As a result in part of the uncertainty over Moonves’s future, CBS’ stock price fell by 6 percent on July 27 and by another five percent on July 30. CBS has so far refused to suspend Moonves. Instead, it has hired a law firm to conduct an investigation into the allegations.

A great deal of money is at stake (Moonves alone stands to lose a severance package worth an estimated $150 million if fired for cause), along with control of CBS—the world’s fifth largest entertainment company, after NBCUniversal, The Walt Disney Company, WarnerMedia and 21st Century Fox (the last named is about to be swallowed up by Disney).

A ruthless businessman, Moonves presides over and benefits from the exploitation of CBS employees. He makes almost 2,000 times what a sales assistant at CBS earns and 1,300 times the salary of a CBS account executive.

However, Farrow’s article is a travesty. It has nothing in common with a left-wing critique of CBS, one of the handful of privately owned firms that exercises a stranglehold over news and entertainment in America. The New Yorker piece—and the #MeToo campaign as a whole—is a diversion from the struggle against social inequality, in the interests of a privileged, already wealthy layer doing battle for even greater privilege and wealth.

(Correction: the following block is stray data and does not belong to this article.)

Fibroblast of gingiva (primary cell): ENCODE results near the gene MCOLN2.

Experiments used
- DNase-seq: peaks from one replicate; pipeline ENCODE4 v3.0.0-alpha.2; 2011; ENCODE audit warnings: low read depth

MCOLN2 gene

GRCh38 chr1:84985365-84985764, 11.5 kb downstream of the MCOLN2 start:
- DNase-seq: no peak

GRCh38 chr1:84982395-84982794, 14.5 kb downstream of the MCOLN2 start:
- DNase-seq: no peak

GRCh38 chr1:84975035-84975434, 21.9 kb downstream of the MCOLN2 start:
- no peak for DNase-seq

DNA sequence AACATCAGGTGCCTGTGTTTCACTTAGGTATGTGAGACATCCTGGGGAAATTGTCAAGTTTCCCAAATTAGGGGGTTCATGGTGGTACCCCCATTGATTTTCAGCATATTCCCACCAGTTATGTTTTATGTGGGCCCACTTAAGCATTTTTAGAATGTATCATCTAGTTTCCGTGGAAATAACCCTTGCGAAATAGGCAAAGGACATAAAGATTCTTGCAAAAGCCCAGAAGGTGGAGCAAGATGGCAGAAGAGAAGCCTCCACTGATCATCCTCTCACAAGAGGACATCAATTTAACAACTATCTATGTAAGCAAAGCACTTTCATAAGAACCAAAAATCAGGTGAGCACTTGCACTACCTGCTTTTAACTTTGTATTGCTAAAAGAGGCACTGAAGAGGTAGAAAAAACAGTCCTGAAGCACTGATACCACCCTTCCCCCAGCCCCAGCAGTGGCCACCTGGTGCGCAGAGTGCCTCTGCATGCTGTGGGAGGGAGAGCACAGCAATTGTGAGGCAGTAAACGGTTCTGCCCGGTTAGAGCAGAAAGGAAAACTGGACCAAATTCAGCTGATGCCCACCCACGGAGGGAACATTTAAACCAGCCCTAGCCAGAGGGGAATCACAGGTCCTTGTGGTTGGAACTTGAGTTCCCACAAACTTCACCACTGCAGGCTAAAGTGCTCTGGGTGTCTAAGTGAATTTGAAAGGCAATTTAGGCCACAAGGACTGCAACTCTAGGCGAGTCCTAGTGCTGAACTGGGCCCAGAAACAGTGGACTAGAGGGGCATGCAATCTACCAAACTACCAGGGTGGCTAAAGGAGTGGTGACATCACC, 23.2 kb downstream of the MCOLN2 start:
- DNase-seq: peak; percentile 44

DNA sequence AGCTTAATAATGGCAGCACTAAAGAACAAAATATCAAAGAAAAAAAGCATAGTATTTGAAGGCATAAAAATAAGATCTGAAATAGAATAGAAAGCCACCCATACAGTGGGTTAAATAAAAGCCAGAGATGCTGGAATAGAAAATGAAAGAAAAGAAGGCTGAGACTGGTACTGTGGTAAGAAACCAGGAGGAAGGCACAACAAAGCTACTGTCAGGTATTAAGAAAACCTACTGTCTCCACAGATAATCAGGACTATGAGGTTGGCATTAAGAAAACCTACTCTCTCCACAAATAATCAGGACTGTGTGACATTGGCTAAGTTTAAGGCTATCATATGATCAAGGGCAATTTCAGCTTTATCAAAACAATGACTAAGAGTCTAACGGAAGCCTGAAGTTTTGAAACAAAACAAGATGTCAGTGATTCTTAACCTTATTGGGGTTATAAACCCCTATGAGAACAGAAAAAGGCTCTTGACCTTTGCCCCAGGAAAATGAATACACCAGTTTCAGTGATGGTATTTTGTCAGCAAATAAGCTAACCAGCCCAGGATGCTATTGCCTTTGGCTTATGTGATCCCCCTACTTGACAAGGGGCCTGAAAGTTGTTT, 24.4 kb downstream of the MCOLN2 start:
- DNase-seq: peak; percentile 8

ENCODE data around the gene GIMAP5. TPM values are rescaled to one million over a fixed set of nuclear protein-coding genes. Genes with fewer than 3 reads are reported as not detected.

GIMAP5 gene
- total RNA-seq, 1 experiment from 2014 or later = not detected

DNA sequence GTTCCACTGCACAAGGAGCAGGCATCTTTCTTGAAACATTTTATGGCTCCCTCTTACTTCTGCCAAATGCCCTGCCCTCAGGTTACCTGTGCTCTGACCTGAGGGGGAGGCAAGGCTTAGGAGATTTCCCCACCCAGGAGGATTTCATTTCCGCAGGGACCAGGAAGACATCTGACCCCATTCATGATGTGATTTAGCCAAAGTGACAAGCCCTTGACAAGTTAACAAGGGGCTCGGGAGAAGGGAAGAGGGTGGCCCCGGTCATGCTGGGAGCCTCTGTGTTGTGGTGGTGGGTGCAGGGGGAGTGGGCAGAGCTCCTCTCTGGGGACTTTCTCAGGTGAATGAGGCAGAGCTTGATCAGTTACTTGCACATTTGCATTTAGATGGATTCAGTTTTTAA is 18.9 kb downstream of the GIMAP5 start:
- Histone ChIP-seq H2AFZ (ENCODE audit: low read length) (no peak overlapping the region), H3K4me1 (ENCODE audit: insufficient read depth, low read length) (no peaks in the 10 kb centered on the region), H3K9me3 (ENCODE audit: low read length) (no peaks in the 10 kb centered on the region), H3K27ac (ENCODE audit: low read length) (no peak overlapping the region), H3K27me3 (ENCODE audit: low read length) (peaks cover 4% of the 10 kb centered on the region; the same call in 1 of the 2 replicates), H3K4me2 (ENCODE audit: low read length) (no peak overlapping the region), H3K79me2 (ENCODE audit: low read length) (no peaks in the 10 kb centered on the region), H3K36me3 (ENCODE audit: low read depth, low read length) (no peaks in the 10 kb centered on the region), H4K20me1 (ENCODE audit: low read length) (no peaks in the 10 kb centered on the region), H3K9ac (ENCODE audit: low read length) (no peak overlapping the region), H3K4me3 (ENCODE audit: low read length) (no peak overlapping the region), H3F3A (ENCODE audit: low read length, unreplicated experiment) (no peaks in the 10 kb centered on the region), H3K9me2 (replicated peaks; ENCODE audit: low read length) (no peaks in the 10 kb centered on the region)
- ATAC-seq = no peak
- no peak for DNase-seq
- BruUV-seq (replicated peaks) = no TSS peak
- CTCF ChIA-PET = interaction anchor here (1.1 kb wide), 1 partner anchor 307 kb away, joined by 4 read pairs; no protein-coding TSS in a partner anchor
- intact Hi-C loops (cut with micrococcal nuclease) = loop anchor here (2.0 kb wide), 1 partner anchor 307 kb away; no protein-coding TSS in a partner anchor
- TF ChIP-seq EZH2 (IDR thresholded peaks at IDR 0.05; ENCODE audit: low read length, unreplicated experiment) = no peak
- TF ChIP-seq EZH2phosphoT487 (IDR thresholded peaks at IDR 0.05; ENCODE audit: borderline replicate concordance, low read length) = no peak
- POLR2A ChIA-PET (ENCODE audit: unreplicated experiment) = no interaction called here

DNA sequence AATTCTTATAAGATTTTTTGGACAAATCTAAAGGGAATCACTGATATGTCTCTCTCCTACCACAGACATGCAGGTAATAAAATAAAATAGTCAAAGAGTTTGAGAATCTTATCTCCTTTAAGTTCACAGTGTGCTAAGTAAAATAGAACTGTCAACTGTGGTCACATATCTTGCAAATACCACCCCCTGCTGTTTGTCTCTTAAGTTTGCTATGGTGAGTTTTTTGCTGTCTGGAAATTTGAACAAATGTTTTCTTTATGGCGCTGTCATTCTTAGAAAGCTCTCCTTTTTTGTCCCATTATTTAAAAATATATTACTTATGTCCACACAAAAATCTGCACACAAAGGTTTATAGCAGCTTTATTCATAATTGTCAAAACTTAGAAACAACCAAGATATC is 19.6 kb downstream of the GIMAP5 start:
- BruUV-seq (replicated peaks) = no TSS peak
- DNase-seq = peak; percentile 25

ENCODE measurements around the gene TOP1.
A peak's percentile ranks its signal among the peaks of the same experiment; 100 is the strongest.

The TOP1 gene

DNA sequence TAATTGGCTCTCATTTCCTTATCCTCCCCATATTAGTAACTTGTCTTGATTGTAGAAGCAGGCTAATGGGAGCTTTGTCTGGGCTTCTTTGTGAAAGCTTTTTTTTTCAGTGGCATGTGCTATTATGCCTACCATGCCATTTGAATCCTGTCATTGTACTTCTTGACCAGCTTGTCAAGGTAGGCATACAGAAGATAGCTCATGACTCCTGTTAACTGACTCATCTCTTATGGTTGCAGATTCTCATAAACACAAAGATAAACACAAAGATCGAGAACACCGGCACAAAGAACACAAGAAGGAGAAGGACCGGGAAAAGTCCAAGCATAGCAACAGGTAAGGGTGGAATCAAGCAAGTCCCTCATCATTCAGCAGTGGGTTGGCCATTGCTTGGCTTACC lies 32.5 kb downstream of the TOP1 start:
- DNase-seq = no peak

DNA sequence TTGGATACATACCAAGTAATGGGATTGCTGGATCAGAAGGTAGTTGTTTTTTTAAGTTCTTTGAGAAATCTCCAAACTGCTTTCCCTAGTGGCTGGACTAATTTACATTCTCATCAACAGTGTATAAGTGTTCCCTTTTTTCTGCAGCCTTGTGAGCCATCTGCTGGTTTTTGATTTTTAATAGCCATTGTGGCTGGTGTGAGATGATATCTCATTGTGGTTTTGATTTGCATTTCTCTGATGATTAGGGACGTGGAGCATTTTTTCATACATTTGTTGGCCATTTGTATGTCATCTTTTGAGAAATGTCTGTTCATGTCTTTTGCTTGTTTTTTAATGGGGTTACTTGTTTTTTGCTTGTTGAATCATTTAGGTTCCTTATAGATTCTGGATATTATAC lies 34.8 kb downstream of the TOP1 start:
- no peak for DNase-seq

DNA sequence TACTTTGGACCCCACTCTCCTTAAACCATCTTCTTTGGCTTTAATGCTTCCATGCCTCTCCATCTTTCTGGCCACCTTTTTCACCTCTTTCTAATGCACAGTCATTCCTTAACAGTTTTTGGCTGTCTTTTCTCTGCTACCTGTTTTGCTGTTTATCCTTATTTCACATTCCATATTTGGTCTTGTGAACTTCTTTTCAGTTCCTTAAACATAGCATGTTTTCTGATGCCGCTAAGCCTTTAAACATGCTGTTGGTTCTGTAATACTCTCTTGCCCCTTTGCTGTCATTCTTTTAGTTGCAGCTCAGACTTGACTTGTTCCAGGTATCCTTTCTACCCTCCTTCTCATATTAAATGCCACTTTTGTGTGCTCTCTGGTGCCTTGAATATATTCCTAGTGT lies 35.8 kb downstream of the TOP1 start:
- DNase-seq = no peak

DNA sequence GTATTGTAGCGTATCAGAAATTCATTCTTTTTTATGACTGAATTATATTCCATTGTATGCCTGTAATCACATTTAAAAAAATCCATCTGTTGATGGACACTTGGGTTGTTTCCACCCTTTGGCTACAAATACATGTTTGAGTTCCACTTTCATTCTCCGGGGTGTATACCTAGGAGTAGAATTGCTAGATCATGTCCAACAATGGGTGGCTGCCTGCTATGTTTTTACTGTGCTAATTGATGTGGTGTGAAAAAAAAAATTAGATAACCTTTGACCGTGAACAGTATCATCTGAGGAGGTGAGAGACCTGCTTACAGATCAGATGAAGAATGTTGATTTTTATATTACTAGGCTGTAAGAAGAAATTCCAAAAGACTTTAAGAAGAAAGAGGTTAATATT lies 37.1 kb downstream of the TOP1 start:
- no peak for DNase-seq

This is the top 7 or 8 percent of the richest in America doing battle with the top 1 percent. This helps account for the self-pitying and unconvincing character of Farrow’s latest “bombshell.”

In fact, there is very little substance to the New Yorker article. The principal testimony comes from Douglas, the grand-daughter of actor Melvyn Douglas. She alleges that in March 1997 Moonves summoned her to his office to discuss her role in a comedy series CBS was considering. Douglas claims the CBS executive grabbed and pinned her down. Farrow writes: “She recalled lying limp and unresponsive beneath him. ‘You sort of black out,’ she told me. ‘You think, How long is this going to go on? I was just looking at this nice picture of his family and his kids. I couldn’t get him off me.’”